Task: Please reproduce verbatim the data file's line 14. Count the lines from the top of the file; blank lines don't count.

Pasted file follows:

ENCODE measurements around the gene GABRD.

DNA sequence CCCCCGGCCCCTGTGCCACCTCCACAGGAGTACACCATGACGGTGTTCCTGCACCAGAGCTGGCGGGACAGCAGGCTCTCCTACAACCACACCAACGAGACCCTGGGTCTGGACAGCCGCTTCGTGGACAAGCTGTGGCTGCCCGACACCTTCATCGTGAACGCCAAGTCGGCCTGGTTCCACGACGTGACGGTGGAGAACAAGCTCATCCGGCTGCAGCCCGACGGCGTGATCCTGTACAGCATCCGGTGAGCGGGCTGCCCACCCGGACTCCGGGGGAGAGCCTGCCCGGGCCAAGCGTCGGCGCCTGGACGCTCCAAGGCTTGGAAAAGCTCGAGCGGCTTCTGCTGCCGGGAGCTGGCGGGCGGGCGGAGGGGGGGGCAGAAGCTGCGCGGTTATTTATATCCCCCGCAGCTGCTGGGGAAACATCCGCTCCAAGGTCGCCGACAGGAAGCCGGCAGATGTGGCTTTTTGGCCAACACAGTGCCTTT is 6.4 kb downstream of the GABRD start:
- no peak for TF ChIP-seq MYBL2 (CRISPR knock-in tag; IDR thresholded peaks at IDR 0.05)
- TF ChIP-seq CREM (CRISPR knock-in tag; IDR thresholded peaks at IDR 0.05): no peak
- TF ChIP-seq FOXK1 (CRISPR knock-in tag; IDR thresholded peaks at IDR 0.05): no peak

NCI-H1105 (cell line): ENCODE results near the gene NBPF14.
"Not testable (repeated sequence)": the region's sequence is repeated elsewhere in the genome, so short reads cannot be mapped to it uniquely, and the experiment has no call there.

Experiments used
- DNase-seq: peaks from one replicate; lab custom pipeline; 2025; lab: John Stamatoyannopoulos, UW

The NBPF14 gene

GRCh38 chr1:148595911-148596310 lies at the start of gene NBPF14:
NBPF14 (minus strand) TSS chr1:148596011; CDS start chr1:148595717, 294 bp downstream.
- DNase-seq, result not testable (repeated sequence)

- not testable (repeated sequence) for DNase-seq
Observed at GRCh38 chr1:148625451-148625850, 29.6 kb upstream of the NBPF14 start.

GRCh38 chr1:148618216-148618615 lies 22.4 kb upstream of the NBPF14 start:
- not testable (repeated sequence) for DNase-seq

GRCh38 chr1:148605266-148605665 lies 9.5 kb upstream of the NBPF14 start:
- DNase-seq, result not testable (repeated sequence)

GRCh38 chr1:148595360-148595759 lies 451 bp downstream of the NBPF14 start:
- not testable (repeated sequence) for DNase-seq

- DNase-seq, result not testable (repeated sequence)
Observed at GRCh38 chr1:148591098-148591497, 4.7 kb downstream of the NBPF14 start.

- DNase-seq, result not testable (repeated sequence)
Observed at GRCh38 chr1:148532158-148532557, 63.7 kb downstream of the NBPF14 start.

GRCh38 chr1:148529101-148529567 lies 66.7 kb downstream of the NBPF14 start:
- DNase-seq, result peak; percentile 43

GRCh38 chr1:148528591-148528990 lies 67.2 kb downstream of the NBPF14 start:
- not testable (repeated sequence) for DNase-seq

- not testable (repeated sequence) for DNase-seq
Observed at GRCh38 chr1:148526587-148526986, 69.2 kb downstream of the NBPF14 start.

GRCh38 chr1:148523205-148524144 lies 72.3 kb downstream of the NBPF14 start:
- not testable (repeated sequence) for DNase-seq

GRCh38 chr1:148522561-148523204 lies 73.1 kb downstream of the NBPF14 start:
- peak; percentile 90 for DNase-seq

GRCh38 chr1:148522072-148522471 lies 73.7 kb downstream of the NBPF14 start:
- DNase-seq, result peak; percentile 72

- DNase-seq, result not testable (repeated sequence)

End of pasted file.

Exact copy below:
- not testable (repeated sequence) for DNase-seq